There’s no question music is an important part of creating a relaxing atmosphere in your bodywork or massage therapy practice.

The right kind of music serves as a complement to massage and helps clients relax more deeply, allows recipients to enjoy their bodywork more thoroughly, and ultimately makes your job easier too.

The wrong kind of music can ruin an otherwise perfect massage therapy session.

Here are a few tips for using music in your bodywork session:

  1. Set music at a comfortable volume, and have it playing before your client comes in for their session.

  2. Ensure that the music flows consistently so as not to jolt your client out of their relaxed state. Try to match the album length with the length of the massage session. Avoiding repetition when possible is important, as the body craves varying sounds.

  3. Avoid music with lyrics or spoken word or instruments that are too stimulating or attention-grabbing. Clients’ attention should be inward, not outward.

  4. Ask your client before they get settled if the volume is suitable and if they are happy with your choice of music.

We hardly rely on CDs or even our iTunes libraries anymore, as streaming music services have taken over as the easiest and most convenient way to access music libraries. Luckily, you’re not just limited to popular, one-size-fits-all music streaming sources like Spotify and Pandora. There are plenty of resources out there, specifically created with massage therapists in mind.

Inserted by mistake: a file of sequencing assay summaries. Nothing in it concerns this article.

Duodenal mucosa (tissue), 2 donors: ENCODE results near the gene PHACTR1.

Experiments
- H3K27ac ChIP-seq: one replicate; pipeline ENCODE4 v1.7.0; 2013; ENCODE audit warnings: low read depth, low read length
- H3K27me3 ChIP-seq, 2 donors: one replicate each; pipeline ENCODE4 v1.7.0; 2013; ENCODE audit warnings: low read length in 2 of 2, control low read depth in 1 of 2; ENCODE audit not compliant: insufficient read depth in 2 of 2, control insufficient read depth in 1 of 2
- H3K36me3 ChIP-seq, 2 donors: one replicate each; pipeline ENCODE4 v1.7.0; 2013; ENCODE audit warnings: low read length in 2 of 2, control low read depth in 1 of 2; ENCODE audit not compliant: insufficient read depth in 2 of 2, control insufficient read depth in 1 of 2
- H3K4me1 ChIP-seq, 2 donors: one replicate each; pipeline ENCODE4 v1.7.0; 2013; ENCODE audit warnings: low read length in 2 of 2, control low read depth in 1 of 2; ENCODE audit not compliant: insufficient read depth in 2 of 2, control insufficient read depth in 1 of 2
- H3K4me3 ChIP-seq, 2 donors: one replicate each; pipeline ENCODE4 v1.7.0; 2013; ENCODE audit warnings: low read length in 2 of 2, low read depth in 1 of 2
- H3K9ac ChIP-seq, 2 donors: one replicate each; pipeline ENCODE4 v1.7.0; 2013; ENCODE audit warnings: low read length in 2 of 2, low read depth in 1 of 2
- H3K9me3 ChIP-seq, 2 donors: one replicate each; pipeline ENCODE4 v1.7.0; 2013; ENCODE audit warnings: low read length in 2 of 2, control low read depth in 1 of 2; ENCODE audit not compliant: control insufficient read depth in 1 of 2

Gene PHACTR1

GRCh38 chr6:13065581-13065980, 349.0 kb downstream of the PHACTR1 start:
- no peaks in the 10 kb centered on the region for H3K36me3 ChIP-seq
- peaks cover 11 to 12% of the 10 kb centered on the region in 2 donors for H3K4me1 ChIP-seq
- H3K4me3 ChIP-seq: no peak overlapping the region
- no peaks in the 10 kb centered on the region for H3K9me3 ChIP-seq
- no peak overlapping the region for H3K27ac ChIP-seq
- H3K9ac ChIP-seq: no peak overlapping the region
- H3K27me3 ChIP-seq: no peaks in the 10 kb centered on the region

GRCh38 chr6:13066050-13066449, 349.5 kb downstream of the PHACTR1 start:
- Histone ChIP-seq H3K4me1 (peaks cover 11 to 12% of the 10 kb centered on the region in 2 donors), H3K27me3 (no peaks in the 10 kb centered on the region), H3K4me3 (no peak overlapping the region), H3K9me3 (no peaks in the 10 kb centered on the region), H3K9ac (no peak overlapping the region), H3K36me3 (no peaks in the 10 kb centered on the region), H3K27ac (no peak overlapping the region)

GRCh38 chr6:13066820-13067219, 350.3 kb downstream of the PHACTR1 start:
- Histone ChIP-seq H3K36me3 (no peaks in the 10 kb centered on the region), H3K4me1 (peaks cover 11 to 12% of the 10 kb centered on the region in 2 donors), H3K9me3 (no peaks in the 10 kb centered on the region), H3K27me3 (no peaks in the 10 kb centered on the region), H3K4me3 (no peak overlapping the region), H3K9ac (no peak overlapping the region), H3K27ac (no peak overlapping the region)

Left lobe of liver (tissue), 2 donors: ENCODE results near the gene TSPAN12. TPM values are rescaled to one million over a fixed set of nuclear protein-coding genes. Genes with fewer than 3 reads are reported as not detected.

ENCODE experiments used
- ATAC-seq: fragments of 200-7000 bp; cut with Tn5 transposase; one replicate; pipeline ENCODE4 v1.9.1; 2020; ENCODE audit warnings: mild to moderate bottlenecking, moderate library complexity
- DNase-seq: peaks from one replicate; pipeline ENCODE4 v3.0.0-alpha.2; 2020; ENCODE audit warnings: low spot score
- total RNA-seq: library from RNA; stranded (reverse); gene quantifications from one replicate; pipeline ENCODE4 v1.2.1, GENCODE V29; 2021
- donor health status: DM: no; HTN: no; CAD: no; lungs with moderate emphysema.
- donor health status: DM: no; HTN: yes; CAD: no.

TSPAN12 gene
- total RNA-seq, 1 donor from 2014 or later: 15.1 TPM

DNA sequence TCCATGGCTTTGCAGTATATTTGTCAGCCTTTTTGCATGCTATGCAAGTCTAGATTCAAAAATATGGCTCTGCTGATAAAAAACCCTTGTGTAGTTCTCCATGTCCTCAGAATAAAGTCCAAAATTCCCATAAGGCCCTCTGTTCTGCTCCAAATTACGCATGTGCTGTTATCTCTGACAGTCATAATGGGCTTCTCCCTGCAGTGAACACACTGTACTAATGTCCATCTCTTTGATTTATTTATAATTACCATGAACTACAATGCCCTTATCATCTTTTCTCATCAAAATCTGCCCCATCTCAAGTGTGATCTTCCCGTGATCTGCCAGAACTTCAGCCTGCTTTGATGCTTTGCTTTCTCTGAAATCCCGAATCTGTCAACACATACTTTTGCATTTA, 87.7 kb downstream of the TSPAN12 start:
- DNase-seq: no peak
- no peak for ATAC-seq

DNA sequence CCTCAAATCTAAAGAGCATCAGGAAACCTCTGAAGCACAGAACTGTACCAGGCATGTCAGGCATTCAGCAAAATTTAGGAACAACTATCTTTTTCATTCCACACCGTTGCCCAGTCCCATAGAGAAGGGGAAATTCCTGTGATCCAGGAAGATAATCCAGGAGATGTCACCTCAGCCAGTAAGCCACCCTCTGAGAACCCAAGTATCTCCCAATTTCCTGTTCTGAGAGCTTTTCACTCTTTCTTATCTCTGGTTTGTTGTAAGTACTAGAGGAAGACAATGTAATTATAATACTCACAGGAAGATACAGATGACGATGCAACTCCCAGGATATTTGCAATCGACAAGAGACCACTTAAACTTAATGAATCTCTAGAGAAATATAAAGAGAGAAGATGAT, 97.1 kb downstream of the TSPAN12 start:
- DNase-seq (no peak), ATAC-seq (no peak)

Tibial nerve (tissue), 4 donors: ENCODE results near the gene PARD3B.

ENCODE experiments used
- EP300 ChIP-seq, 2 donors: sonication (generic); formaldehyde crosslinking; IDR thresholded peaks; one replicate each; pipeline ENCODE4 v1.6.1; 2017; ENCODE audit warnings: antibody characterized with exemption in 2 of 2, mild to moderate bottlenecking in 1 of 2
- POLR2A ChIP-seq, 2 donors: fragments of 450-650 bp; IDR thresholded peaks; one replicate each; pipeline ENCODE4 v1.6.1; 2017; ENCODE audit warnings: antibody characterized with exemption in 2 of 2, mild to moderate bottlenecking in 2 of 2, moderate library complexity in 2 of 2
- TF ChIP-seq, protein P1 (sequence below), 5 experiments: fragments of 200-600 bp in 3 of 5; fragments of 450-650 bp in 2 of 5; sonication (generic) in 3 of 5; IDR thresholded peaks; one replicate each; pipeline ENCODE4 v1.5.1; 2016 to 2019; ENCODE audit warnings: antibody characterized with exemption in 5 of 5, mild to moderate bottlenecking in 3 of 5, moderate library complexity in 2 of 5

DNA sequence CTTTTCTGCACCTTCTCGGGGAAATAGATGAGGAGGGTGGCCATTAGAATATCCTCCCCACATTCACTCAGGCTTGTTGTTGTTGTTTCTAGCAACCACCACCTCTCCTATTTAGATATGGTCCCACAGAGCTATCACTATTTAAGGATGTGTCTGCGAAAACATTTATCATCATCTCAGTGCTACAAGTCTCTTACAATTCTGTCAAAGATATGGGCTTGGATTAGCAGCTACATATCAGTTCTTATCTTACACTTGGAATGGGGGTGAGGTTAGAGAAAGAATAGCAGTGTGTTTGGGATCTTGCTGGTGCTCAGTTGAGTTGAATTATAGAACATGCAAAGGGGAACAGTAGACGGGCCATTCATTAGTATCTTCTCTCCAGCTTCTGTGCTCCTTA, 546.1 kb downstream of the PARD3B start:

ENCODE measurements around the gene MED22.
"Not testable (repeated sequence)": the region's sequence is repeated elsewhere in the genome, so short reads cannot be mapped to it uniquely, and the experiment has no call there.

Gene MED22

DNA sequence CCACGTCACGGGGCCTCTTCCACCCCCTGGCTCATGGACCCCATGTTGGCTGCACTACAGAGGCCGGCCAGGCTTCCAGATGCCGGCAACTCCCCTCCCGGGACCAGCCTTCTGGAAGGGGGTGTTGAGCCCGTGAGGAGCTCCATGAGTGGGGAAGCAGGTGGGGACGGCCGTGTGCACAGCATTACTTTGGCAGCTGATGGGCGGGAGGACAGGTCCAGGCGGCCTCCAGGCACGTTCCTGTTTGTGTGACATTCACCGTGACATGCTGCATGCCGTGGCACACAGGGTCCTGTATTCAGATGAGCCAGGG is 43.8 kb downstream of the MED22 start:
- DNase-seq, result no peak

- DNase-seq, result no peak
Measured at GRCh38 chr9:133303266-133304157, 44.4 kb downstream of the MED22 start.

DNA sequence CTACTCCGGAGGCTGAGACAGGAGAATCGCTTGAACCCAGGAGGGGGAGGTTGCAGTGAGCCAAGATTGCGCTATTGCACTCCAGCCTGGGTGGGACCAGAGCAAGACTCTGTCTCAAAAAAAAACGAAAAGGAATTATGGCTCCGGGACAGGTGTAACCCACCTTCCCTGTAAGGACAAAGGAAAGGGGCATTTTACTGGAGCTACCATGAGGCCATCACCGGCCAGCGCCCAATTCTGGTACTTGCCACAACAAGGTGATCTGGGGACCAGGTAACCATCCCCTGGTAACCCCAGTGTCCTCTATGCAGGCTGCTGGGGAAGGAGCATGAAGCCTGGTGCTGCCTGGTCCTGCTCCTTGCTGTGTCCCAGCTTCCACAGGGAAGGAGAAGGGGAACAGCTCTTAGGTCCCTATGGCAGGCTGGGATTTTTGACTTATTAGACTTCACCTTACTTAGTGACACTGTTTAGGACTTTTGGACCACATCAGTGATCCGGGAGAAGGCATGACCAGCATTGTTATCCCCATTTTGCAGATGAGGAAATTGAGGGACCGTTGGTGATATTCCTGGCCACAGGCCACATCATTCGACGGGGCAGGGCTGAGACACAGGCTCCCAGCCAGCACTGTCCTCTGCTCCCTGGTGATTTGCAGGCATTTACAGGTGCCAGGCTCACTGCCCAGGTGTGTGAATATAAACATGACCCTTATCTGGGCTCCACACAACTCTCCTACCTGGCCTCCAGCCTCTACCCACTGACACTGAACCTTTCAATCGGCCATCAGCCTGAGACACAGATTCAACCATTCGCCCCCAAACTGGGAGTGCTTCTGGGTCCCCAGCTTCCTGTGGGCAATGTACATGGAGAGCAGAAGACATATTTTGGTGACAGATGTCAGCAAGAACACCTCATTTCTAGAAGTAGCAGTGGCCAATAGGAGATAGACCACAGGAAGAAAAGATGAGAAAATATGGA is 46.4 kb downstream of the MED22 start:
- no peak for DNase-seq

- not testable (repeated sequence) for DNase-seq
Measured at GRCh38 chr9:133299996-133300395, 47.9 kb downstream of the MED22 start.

1. Spa Music Stream – Paid, 14-day free trial – Spa Music Stream features a diverse library of rights-inclusive music (music designed specifically to be played in a business environment). There is a huge range of genres to choose from, like smooth jazz, classical, and more to help you create the perfect ambience.

  2. Google Play – $9.99/month first 30 days free. A variety of music for all genres. Several speciality massage albums and collections exist for massage and spa.

  3. Spotify – Free and Paid – Although they have a huge library of music which you can use to build your own playlists (or use one of their curated playlists), unless you pay for premium, your playlists with be interrupted by annoying (and loud) commercials, which is not conducive to a relaxing experience.

  4. Pandora for Business – Paid – Featuring the same music library you’ve come to expect from Pandora, Pandora for Business gives you the added benefit of being fully licensed and personalized and doesn’t require any equipment to set up.

Music is an important part of a deeply relaxing massage therapy experience, so make sure you give it serious thought and attention.  And remember: While having the perfect music will rarely be noticed, selecting a poor choice almost always will be.  You don’t want to be remembered for that.

A great massage experience is a collection of sensory stimuli that begin as soon as your client enters your office door and involve sound, sight, smell and touch.  Delight all four and your clients are bound to come back more often.